#> 9      083E POLYGON ((1402477 905139.5,...
#> 10     082E POLYGON ((1440286 461355.4,...

A basic example

Let’s download Canada’s 1:250,000 digital elevation model (CDEM) layers corresponding to the yellow polygon. For the full BC extent, these rasters would occupy around 1.2GB of space. But we only want the smaller extent corresponding to the polygon. There are three blocks (totalling about 20 MB) which overlap with our region of interest

#> [1] "092H" "082E" "082L"

fetch them using the command:

getdata_bc(geo=example.sf, collection='dem', varname='dem')

You should see progress bars for a series of three downloads, and once finished, the paths of the downloaded files are printed to the console. Note that if a block has been downloaded already (eg. by a getdata_bc call with a different geo argument), the existing copy will be detected, and the download skipped. eg. repeat the call…

getdata_bc(geo=example.sf, collection='dem', varname='dem')
#> all 3 block(s) found in local data storage. Nothing to download
#> [1] "C:/rasterbc_data/dem/blocks/dem_092H.tif"
#> [2] "C:/rasterbc_data/dem/blocks/dem_082E.tif"
#> [3] "C:/rasterbc_data/dem/blocks/dem_082L.tif"

… and nothing is downloaded, because the data are there already. Verify by loading one of the files as SpatRaster:

tif.path = file.path(datadir_bc(), 'dem/blocks/dem_092H.tif')
#> current data storage path: C:/rasterbc_data
example.raster = terra::rast(tif.path)
#> class       : SpatRaster 
#> dimensions  : 1212, 1525, 1  (nrow, ncol, nlyr)
#> resolution  : 100, 100  (x, y)
#> extent      : 1286588, 1439088, 450888, 572088  (xmin, xmax, ymin, ymax)
#> coord. ref. : +proj=aea +lat_0=45 +lon_0=-126 +lat_1=50 +lat_2=58.5 +x_0=1000000 +y_0=0 +datum=NAD83 +units=m +no_defs 
#> source      : dem_092H.tif 
#> name        : dem_092H 
#> min value   : 7.653875 
#> max value   : 2608.961
plot(example.raster, main='elevation (metres)')

plot of chunk okanagan_elevation

Loading/merging blocks

To display the elevation data for the entire district, we need to combine the three blocks downloaded earlier. This can be done using opendata_bc, which loads all required blocks, merges them into a single layer, crops and masks as needed, and then loads into memory the returned SpatRaster object:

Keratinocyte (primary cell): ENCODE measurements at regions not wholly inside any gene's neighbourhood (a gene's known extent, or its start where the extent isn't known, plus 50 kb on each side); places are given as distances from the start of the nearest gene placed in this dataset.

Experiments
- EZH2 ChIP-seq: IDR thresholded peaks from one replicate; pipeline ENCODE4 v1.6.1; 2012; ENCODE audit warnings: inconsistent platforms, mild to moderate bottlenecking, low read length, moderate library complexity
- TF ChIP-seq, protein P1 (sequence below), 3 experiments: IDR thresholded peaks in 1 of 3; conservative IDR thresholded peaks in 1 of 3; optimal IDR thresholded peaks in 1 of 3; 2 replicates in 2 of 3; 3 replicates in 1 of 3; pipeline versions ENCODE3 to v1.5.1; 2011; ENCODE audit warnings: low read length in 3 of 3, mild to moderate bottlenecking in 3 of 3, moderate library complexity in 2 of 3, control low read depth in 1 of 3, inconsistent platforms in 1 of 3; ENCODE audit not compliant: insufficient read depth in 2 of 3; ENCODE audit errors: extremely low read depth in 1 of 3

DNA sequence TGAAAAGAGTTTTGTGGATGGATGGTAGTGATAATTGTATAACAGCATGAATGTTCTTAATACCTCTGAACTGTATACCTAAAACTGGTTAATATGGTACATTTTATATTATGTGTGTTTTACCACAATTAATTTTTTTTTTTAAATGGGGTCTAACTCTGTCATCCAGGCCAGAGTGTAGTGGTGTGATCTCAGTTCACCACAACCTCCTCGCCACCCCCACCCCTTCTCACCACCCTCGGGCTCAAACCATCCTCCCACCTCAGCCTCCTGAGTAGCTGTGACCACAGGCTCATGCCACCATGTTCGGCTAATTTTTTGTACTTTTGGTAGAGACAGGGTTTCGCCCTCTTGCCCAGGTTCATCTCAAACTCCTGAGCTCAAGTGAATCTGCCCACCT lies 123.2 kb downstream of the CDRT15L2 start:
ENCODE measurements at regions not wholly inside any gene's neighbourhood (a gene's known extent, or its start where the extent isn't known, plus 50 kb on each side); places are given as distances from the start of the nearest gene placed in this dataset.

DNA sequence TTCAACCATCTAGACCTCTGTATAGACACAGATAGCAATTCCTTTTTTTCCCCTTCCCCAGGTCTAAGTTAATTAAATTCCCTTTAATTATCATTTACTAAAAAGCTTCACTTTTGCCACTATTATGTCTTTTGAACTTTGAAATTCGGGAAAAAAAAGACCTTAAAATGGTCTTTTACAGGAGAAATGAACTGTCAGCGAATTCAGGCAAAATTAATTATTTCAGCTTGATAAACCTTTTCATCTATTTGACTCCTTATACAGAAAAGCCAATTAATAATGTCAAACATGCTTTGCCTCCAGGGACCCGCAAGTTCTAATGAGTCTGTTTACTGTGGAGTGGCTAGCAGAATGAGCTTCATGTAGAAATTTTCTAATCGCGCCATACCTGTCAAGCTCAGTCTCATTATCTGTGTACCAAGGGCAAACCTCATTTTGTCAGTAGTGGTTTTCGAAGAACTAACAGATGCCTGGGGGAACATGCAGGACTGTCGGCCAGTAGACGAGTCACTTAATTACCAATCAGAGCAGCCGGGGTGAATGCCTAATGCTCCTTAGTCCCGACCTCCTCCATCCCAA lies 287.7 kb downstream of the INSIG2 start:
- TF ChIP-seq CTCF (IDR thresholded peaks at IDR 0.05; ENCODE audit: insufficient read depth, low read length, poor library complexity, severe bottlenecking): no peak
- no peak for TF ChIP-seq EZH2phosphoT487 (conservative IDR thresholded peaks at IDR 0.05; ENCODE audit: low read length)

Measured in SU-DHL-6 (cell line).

example.tif = opendata_bc(example.sf, collection='dem', varname='dem')
#> creating mosaic of 3 block(s)
#> clipping layer...masking layer...done
#> class       : SpatRaster 
#> dimensions  : 622, 893, 1  (nrow, ncol, nlyr)
#> resolution  : 100, 100  (x, y)
#> extent      : 1426588, 1515888, 539188, 601388  (xmin, xmax, ymin, ymax)
#> coord. ref. : +proj=aea +lat_0=45 +lon_0=-126 +lat_1=50 +lat_2=58.5 +x_0=1000000 +y_0=0 +datum=NAD83 +units=m +no_defs 
#> source      : memory 
#> name        :     dem 
#> min value   :  340.43 
#> max value   : 2153.29
plot(example.tif, main=paste(, ': elevation'))
plot(st_geometry(example.sf), add=TRUE)
plot(st_geometry(blocks), add=TRUE, border='red')

plot of chunk okanagan_elevation_clipped

If you’re opening the downloaded data right away, you can skip the getdata_bc call. The argument dl (by default TRUE) in opendata_bc will cause it to call getdata_bc automatically to download any missing blocks.

Any simple features object of class sf or sfc can be used for the argument geo, provided its geometry intersects with the provincial boundary of BC. The intended usage is for the user to delineate their region of interest as a (MULTI)POLYGON object (here, example.sf is a MULTIPOLYGON). Geometries of other classes (such SpatialPolygons, as defined by sp; or data frames containing coordinates of vertices) can often be coerced to sf using a command like sf::st_as_sf(other_geometry_class_object). Alternatively, users can directly download individual blocks by specifying their NTS/SNRC codes, eg. the next chunk plots the DEM again, using the codes: = findblocks_bc(example.sf)
example.tif = opendata_bc(, collection='dem', varname='dem')
#> creating mosaic of 3 block(s)
#> done
plot(example.tif, main=paste('NTS/SNRC mapsheets ', paste(, collapse=', '), ': elevation'))
plot(st_geometry(blocks), add=TRUE, border='red')
plot(st_geometry(example.sf), add=TRUE)
text(st_coordinates(st_centroid(st_geometry(blocks))), labels=blocks$NTS_SNRC, cex=0.5)